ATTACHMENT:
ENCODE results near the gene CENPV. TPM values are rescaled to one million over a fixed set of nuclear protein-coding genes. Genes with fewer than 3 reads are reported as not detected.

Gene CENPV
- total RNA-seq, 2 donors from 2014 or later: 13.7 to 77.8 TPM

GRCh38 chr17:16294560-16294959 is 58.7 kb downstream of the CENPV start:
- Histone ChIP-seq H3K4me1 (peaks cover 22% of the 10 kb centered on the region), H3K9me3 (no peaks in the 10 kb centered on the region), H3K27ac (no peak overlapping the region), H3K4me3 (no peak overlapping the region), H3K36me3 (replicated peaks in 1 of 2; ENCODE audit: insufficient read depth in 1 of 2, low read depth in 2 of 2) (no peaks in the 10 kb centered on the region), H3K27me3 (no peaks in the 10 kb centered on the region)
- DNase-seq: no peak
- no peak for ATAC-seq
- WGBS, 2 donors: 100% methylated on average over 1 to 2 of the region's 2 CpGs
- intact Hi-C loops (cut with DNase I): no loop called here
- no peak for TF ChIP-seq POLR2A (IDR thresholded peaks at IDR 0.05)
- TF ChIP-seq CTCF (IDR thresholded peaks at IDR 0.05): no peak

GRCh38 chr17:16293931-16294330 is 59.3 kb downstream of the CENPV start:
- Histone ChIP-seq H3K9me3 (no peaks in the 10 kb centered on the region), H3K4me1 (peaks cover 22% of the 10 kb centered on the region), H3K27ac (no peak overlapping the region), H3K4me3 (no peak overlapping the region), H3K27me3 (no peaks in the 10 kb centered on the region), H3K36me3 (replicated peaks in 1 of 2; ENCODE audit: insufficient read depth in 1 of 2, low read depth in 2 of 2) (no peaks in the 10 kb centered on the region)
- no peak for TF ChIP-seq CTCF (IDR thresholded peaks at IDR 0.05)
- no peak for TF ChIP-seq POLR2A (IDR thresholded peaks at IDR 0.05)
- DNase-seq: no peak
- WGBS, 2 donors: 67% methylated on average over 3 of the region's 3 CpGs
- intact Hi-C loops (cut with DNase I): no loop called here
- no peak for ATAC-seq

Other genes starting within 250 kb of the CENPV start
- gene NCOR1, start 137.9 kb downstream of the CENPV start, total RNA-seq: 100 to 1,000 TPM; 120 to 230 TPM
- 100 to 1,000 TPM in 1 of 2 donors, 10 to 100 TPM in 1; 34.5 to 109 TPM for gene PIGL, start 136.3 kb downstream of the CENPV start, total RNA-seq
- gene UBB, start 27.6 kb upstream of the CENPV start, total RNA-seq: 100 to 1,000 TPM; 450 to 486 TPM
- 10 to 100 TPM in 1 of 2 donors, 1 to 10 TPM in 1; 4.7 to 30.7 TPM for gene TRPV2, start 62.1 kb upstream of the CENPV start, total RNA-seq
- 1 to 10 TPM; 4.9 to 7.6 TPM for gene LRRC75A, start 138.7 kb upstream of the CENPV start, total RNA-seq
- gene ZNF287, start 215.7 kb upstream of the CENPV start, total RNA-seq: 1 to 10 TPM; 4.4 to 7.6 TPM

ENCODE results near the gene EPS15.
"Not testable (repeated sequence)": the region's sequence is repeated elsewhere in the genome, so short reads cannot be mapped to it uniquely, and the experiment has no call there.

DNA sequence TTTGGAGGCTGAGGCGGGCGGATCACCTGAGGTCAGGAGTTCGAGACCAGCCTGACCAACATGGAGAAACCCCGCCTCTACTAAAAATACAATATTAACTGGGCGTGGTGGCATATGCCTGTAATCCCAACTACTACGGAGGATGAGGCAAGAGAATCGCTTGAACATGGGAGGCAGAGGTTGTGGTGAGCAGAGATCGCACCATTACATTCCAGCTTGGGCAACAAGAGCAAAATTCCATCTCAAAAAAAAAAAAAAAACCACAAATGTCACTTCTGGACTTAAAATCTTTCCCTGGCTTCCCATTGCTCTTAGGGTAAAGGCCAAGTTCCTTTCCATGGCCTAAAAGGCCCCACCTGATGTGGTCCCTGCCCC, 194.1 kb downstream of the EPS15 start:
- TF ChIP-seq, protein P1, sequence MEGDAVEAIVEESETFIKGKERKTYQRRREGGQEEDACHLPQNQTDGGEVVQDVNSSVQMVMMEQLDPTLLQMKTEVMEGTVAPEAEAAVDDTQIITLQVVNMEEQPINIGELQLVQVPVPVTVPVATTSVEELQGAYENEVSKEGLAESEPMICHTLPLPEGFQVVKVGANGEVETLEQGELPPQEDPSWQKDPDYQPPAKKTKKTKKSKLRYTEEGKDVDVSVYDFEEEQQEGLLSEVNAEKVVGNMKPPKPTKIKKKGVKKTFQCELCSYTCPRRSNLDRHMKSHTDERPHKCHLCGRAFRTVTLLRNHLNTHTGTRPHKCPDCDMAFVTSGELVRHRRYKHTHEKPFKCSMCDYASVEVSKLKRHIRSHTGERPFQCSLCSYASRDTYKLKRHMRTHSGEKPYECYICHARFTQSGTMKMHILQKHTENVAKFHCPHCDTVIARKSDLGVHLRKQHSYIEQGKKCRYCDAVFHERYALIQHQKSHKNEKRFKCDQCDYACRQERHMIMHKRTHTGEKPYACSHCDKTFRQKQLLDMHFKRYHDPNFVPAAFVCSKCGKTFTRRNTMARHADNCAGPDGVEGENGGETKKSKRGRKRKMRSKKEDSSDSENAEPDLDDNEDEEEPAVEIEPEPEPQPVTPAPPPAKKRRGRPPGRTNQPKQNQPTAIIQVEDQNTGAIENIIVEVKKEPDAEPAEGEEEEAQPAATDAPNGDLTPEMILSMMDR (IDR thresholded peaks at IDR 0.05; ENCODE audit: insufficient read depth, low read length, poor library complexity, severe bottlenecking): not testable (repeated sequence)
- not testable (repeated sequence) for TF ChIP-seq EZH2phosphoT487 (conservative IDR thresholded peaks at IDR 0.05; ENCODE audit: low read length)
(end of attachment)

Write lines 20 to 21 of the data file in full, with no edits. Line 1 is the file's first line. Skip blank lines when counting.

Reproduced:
Other genes starting within 250 kb of the CENPV start
- gene NCOR1, start 137.9 kb downstream of the CENPV start, total RNA-seq: 100 to 1,000 TPM; 120 to 230 TPM